Impeachment, it is often observed, is a political and not a judicial process. But precedent still matters, especially when the stakes are so high.
President Trump’s conduct following the November election has given rise to potentially impeachable offenses. But the Article of Impeachment passed by the House of Representatives on January 13 levels only one charge: “Incitement of Insurrection,” based on Trump’s allegedly encouraging the mob that stormed the Capitol building on January 6. The House is setting a regrettable precedent by failing to raise the equally serious—and arguably more straightforward—charges arising from Trump’s effort to pressure government officials to break the law.
There is some strategic merit in highlighting the most grievous consequence of Trump’s actions: armed rioters desecrating the Capitol and seeking to block the peaceful transfer of power. And yet, there are challenges in attempting to draw a straight line between Trump’s words at the January 6 “Save America” rally and the attacks that took place later that day. The president’s defenders point to the fact that he did not explicitly urge violence, but rather encouraged his followers “peacefully and patriotically” to make their voices heard. Indeed, the Article of Impeachment alleges that the Trump’s remarks encouraged lawless action only when read “in context.”
It is highly unlikely that Trump’s words—though reckless—would meet the legal standard for criminal incitement. In the landmark case of Brandenburg v. Ohio, the Supreme Court held that even “advocacy of the use of force or of law violation” constitutes protected speech unless “directed to inciting or producing imminent lawless action and is likely to incite or produce such action.”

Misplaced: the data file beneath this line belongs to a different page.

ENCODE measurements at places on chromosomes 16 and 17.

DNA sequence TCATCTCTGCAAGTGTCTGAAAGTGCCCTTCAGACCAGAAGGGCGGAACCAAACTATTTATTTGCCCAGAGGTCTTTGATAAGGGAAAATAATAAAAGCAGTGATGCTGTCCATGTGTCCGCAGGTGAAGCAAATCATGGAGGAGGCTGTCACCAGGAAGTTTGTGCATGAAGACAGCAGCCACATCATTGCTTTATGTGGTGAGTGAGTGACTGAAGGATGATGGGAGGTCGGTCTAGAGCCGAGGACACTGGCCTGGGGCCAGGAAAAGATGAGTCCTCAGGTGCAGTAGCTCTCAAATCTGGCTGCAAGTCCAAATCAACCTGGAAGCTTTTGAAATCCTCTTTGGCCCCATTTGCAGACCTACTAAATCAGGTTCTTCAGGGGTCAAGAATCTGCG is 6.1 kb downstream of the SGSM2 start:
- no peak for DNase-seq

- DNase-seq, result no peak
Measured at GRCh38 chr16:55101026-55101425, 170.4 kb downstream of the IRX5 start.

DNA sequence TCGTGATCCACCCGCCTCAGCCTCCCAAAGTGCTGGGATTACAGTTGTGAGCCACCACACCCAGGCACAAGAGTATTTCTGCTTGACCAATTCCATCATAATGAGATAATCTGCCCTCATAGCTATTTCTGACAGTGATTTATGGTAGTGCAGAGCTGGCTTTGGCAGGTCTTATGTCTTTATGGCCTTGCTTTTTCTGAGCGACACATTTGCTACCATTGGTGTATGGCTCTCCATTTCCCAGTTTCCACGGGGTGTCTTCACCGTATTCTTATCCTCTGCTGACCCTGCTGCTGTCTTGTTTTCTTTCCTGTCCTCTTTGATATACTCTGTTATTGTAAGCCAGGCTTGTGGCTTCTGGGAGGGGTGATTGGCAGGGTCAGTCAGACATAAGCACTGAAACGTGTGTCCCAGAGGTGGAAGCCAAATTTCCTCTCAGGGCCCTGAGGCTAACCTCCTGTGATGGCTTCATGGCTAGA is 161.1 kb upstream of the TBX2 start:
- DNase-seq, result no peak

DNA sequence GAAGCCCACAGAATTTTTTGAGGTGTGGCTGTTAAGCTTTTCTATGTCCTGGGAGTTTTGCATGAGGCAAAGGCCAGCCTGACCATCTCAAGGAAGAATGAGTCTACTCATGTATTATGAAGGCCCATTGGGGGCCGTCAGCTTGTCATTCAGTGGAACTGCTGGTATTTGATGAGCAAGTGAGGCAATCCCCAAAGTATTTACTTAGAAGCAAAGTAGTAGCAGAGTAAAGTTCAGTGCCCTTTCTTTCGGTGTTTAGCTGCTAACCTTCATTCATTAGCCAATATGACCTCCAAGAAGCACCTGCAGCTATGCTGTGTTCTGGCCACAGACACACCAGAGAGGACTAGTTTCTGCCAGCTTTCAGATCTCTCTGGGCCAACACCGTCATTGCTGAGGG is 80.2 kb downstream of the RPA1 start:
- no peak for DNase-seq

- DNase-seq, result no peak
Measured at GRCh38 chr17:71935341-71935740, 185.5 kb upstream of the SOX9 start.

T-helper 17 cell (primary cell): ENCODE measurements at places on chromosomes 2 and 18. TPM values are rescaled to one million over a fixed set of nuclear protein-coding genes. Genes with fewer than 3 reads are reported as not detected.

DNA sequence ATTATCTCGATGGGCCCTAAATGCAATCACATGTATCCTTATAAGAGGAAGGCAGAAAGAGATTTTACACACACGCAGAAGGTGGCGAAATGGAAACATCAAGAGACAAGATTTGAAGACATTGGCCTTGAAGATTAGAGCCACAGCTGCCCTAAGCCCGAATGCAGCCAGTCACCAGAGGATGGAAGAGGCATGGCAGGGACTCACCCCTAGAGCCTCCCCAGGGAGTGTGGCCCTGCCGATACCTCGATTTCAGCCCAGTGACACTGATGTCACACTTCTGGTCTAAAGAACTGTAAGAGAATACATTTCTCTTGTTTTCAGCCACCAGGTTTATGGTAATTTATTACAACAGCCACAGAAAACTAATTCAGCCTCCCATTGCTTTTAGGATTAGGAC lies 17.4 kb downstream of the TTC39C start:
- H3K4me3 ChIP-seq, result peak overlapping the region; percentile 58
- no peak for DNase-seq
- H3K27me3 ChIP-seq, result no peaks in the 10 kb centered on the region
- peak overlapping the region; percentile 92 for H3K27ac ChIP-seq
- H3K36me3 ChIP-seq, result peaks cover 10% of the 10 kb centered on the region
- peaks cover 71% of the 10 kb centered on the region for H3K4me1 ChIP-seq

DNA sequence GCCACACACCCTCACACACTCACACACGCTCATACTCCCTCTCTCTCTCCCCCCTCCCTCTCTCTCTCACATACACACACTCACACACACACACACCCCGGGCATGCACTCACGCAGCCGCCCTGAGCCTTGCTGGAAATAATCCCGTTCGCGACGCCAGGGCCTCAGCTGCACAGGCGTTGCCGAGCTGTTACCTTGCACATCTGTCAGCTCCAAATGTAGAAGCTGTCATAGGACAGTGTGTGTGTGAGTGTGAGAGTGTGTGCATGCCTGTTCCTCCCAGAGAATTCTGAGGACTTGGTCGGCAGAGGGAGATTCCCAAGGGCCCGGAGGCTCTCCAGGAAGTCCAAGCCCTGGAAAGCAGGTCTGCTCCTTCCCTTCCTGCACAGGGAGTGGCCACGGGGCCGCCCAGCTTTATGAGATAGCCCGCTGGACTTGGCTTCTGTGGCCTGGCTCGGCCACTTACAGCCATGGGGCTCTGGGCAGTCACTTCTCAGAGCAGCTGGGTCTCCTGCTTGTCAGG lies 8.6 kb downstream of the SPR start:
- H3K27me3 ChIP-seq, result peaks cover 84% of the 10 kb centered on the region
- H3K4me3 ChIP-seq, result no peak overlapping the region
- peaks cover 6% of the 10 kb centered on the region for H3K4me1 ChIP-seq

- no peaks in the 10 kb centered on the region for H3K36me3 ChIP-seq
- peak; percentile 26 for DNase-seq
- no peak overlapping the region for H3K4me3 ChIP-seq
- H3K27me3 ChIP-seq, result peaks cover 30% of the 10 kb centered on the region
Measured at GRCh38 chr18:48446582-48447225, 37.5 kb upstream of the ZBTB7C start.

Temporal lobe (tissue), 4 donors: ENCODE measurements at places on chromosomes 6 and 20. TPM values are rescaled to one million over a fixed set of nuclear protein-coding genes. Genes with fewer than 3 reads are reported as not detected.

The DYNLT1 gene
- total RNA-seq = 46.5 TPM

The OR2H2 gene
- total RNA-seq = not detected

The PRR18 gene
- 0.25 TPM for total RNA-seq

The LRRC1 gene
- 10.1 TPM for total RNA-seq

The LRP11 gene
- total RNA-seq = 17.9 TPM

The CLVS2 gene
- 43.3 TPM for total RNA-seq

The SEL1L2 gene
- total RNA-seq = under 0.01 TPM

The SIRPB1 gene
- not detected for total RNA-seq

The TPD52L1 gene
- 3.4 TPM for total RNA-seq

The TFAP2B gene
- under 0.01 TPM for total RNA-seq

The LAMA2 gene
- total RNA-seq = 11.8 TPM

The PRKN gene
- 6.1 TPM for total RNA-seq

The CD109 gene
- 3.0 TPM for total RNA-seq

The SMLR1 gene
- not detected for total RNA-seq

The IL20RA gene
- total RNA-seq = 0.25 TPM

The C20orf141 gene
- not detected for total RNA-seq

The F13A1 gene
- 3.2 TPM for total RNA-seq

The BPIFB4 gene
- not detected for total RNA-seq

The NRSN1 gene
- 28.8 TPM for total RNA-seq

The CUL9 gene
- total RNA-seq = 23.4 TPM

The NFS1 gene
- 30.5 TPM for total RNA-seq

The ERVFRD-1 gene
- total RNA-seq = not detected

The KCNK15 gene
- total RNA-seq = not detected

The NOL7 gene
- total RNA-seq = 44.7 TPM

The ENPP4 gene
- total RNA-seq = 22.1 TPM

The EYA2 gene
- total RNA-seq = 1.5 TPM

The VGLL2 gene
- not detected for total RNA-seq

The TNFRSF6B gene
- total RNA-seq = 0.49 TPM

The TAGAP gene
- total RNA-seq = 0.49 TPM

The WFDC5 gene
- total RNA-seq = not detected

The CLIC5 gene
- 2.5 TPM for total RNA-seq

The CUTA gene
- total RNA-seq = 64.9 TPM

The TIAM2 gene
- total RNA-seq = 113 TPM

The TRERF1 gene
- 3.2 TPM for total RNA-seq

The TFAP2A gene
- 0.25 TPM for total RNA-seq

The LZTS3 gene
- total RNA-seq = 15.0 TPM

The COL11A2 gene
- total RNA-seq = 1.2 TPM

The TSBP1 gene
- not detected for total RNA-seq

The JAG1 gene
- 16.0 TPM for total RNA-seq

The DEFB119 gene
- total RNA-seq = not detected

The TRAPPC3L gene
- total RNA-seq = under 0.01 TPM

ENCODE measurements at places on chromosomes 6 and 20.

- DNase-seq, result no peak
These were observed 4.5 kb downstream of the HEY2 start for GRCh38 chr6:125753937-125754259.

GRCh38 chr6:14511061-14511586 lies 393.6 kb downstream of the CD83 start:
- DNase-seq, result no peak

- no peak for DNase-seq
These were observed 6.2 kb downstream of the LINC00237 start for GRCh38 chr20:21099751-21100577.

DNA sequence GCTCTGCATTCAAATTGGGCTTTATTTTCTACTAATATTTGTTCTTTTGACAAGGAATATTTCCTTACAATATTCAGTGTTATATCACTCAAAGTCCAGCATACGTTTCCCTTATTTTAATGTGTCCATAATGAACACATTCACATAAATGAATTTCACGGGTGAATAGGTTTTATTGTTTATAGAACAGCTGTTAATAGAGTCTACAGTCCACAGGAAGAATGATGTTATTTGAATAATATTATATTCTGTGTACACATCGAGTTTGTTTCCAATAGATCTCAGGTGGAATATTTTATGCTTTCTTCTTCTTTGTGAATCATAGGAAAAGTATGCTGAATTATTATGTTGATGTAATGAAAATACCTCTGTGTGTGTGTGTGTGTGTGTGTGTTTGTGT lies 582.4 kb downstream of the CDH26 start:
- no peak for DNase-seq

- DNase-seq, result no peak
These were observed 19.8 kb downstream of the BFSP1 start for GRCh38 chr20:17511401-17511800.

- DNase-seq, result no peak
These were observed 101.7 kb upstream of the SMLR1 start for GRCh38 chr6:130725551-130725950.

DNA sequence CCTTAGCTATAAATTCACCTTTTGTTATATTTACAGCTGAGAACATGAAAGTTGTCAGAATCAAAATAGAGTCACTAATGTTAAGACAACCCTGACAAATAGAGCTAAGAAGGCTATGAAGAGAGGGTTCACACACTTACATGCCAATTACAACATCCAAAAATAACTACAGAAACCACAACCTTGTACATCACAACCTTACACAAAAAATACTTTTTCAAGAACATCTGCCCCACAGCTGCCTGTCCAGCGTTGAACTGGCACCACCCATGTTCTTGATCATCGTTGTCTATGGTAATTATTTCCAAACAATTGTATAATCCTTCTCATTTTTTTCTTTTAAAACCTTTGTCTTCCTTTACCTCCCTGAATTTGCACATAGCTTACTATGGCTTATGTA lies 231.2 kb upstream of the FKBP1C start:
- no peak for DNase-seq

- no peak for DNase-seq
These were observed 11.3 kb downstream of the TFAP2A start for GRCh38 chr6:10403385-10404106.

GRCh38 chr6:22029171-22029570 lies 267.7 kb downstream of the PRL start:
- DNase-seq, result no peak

Though many scholars argue that an impeachable offense need not be a violation of criminal statutes, the case for impeachment is certainly stronger when the alleged offenses are also violations of established law. At a minimum, an impeachable offense should be sufficiently clearly defined to meet due process—the accused should know precisely what he or she did wrong. The sole charge against Trump relies on an undefined “context” for Trump’s January 6 remarks—likely a reference to some combination of speeches and tweets containing ambiguous phrases such as “fight like hell.”